December 12, 2012

Judging the New 52 #20: All-Star Western

It's been a while since I wrote one of these, so let's dive in and look at one of my favourite books in the New 52, All-Star Western.

The writing team of Justin Gray and Jimmy Palmiotti have been writing the comic book adventures of scarred bounty hunter Jonah Hex for several years now. Their previous book, simply titled Jonah Hex, was a bizarre anomaly at DC Comics. It seemed that no matter how low the sales fell, it remained resolutely in publication. I'm not sure precisely why this was. Perhaps publisher Dan Didio simply really liked the character (this is what saved Blue Beetle for quite a while). Perhaps DC were keeping it in print hoping that the Warner Bros movie adaptation would bump up the readership (and to be fair, sales went up about 18% in the month of the film's release). Maybe it was simply that Gray and Palmiotti could write the hell out of a comic book western (they can, and - in All-Star Western - they do).

All-Star Western improves on Jonah Hex in two respects. Firstly, it relocates Hex from the Wild West to 19th century Gotham City. This pulls the book in nicely to the DC Universe, and provides ample opportunity for loose tie-ins to the Batman books (there have already been appearances by the Court of Owls, and the Wayne and Cobblepot families). Secondly, they give Hex a sidekick in the form of intellectual, effete, pioneering psychologist Amadeus Arkham - who will someday establish Gotham's notorious Arkham Asylum. They make for a great double-act.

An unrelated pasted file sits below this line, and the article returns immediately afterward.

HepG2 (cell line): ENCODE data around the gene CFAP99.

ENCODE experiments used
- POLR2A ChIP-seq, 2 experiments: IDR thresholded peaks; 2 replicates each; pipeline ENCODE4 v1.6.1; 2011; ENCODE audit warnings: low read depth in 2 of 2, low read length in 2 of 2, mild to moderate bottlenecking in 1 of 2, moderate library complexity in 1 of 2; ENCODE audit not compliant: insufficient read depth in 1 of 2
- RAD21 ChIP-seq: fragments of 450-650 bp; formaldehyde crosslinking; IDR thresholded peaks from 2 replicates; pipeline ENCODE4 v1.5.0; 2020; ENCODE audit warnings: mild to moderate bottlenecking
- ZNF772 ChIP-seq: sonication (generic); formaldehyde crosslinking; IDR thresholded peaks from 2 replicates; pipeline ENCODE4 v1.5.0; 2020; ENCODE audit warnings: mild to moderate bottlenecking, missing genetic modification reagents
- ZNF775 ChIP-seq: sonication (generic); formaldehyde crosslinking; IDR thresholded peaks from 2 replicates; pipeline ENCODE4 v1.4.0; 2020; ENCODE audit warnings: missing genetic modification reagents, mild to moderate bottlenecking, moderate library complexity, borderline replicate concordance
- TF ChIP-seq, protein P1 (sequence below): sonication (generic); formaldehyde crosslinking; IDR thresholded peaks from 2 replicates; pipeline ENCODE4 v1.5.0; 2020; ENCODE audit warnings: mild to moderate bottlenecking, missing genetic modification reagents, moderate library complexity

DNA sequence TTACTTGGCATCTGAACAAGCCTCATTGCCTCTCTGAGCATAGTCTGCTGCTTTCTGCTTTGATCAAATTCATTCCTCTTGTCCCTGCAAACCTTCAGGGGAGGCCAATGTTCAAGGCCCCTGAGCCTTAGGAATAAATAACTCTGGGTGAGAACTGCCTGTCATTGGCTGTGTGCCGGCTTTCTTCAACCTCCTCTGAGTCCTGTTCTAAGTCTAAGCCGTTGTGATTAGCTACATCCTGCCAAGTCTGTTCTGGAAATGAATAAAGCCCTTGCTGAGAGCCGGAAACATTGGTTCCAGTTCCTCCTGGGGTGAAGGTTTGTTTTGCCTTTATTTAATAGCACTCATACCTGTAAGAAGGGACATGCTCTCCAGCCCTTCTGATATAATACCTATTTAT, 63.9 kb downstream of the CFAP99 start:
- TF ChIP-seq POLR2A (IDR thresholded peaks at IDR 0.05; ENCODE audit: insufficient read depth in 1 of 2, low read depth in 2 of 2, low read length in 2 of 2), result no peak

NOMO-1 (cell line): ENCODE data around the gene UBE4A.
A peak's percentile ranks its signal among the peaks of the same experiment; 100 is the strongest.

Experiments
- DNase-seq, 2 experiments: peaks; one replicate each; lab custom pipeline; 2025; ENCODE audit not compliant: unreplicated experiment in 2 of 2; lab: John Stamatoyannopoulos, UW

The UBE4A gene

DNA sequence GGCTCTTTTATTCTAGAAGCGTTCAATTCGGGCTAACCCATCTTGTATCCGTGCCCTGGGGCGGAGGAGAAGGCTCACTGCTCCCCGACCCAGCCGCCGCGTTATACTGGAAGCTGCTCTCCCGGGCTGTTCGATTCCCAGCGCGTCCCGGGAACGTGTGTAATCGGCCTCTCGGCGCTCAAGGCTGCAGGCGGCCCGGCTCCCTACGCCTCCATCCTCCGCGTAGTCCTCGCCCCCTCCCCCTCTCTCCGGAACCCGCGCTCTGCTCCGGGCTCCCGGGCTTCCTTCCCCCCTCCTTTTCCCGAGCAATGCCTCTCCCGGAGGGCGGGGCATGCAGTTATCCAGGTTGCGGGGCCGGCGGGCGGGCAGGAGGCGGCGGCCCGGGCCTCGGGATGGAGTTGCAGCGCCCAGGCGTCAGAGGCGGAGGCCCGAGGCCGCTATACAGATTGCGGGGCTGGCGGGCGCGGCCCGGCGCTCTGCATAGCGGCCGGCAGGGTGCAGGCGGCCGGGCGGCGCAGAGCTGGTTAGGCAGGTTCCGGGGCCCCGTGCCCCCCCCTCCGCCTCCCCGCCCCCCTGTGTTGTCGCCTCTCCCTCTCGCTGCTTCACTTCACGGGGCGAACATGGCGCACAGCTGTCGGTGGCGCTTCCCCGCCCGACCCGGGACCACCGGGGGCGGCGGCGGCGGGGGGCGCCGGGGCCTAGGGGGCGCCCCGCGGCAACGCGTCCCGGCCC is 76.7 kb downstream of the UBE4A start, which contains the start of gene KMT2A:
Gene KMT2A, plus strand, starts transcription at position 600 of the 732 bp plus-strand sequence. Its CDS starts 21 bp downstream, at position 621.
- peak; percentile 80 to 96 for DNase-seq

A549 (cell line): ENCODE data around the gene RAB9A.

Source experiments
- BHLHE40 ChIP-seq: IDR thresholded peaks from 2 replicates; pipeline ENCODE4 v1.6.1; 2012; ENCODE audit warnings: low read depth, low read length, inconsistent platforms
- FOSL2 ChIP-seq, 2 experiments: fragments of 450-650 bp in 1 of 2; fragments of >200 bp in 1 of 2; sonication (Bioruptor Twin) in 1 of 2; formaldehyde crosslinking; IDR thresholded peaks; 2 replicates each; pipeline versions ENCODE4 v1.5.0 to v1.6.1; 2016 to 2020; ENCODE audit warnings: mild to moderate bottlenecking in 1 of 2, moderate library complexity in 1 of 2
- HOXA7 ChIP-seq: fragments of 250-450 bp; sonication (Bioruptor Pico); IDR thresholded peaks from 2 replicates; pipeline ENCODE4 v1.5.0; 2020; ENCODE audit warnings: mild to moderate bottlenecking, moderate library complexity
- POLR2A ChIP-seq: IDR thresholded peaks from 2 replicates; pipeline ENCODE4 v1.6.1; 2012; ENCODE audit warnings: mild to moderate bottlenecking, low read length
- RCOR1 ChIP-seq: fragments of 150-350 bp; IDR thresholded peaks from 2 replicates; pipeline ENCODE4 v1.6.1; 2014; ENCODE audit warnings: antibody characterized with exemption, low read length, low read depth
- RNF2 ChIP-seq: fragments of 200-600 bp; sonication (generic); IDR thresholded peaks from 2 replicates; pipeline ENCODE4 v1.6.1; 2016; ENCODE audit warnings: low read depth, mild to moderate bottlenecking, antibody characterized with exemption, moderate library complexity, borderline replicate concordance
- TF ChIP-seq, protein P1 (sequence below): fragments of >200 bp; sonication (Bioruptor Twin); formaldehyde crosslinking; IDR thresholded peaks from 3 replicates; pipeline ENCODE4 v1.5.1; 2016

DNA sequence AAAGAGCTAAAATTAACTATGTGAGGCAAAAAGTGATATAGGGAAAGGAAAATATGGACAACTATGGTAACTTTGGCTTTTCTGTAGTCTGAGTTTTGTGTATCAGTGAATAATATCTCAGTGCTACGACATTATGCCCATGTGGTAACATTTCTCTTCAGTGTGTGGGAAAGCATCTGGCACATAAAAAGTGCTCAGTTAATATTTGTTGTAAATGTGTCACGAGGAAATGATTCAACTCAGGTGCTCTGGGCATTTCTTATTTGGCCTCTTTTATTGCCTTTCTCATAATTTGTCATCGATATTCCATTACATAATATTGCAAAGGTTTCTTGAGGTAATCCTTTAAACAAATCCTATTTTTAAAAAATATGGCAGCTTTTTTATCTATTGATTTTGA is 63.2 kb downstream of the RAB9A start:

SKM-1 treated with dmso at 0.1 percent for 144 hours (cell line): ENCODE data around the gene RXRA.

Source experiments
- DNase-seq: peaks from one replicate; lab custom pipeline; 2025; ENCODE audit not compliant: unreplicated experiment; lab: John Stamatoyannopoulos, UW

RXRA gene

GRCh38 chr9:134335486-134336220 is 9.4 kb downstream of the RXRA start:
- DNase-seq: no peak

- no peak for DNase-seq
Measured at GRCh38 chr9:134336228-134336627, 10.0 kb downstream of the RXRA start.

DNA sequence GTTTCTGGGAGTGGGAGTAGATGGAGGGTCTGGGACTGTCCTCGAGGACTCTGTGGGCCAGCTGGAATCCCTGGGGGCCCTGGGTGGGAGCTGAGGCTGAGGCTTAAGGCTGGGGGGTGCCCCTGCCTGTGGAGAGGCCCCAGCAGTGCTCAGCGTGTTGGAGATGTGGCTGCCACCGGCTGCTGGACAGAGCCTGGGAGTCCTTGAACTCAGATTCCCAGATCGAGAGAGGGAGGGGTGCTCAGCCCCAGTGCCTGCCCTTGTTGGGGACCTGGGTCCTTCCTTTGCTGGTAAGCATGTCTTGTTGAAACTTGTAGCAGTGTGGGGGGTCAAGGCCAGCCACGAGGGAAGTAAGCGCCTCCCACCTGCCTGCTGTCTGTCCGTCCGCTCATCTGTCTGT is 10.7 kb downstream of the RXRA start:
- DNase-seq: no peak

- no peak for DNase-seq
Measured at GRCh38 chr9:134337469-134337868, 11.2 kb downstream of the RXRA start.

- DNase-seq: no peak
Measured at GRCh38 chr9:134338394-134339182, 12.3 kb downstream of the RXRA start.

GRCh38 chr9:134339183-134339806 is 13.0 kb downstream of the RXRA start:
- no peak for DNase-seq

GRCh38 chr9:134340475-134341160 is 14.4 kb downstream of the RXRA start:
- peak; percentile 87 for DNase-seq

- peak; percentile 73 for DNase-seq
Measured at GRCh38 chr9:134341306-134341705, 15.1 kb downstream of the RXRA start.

To make the comic even more enjoyable, Gray and Palmiotti keep surrounding Hex and Arkham with an array of strong female vigilantes and gunslingers, including Tallulah Black, the Barbary Ghost and Cinnamon. In fact, All-Star Western is packed full of enough engaging, vivid characters that DC easily has enough to spin them out into a whole sub-line of superheroic western comic books. I can dream...

On top of all of that, Moritat's exceptional artwork is icing on the cake.

Looking at the sales figures, and All-Star Western demonstrates why the New 52 - for all it's faults and failures - was a good move for DC. It has lifted Jonah Hex up from starring in a comic that was barely breaking even to one that's making a pretty healthy profit. Sales are declining, of course, but then sales of all monthly comic books inevitably do. If All-Star Western can stabilise its sales to about the 20,000 mark, it shouldn't have a problem thriving for the next few years. The two sales bumps you can see in Jonah Hex (blue) are issue #50 and then the release of the Jonah Hex movie. The two sales bumps you can see in All-Star Western (red) are a Batman "Night of the Owls" tie-in and issue #0.

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